Fox and hounds

Fox and hounds

This version (also called "wolf and sheep", "hounds and hare", or "devil and tailors") is played on an 8×8 chess/checkerboard.[citation needed] As in draughts, only the dark squares are used. The four hounds are initially placed on the dark squares at one edge of the board; the fox is placed on any dark square on the opposite edge. The objective of the fox is to cross from one side of the board to the other, arriving at any one of the hounds' original squares; the hounds' objective is to prevent it from doing so.

The hounds move like a draughts man, diagonally forward one square. The fox moves like a draughts king, diagonally forward or backward one square. However, there is no jumping, promotion, or removal of pieces. The play alternates with the fox moving first. The player controlling the hounds may move only one of them each turn.

The fox is trapped when it can no longer move to a vacant square. It is possible for two hounds to trap the fox against an edge of the board (other than their original home-row) or even one corner (see diagram) where a single hound may do the trapping. Should a hound reach the fox's original home row it will be unable to move further.

Perfect play will result in a "hounds" victory, even if the fox is allowed to choose any starting square and to pass his turn once during the game, as demonstrated in Winning Ways.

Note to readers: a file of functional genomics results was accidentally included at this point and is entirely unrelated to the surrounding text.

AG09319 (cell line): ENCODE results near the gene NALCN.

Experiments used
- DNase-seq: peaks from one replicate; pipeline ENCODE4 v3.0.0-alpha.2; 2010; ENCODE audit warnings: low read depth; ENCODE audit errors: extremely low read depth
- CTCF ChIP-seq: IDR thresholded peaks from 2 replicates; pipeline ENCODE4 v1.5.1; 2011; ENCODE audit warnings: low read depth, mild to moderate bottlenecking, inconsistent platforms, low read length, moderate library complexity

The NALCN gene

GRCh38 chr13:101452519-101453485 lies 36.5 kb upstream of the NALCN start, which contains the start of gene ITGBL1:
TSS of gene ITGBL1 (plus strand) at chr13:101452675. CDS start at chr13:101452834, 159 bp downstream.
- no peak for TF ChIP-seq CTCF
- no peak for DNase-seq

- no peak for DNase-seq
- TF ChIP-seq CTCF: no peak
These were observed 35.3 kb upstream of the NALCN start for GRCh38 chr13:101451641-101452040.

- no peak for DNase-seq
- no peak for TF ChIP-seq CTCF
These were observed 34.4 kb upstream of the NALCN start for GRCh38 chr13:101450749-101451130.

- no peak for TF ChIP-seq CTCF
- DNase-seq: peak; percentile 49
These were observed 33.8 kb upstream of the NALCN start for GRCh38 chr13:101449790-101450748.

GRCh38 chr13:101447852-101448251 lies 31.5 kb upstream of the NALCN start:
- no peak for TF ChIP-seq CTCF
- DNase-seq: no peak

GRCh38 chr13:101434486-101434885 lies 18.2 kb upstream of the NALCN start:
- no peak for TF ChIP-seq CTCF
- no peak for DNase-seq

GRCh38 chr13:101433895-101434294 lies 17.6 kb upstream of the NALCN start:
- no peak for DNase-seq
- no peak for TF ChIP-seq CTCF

Koti keliya or the leopard game is a similar blockade game to fox and hounds, and was played in Sri Lanka. The game was documented by Henry Parker in Ancient Ceylon: An Account of the Aborigines and of Part of the Early Civilisation (1909).[4] A 12 square x 12 square checkered board is used (144 squares in total), and Parker specifically mentions the checkered board to be red (or black) and white. One player plays the leopard which is represented by one piece, and six other pieces represents either cattle or dogs which is played by the other player. The cattle (or dogs) are initially placed on one side (its first rank) of the board, and on the white squares. The leopard may be placed on any vacant white square. Both leopard and cattle move in the diagonal direction only. The cattle are further restricted in their movements because they may only move one space in the forward diagonal direction in a turn onto a vacant square. The leopard may move in any diagonal direction one or two spaces in a turn provided the spaces are vacant. The objective of the cattle is to trap the leopard blocking its movements, whereas the leopard attempts to pass the cattle thus preventing the cattle from ever fulfilling their objective. There is no capturing in this game. Parker mentions that the game is not played in the interior villages of Sri Lanka.

See also



  1. ^ Murray 1951, p.101.
  2. ^ Redstone, V. B. "England among the Wars of the Roses" qtd in Murray 1951, p.102.
  3. ^ Sackson 1991, p.10.
  4. ^ Parker, Henry (1909). Ancient Ceylon: An Account of the Aborigines and of Part of the Early Civilisation. London: Luzac & Co. pp. 585. Hat diviyan keliya.


  • Murray, H. J. R. (1951). A History of Board-Games Other than Chess. Oxford: Oxford University Press. ISBN 0-19-827401-7.
  • Sackson, Sid (1991). The Book of Classic Board Games. Klutz Press, Palo Alto, CA. ISBN 0-932592-94-5.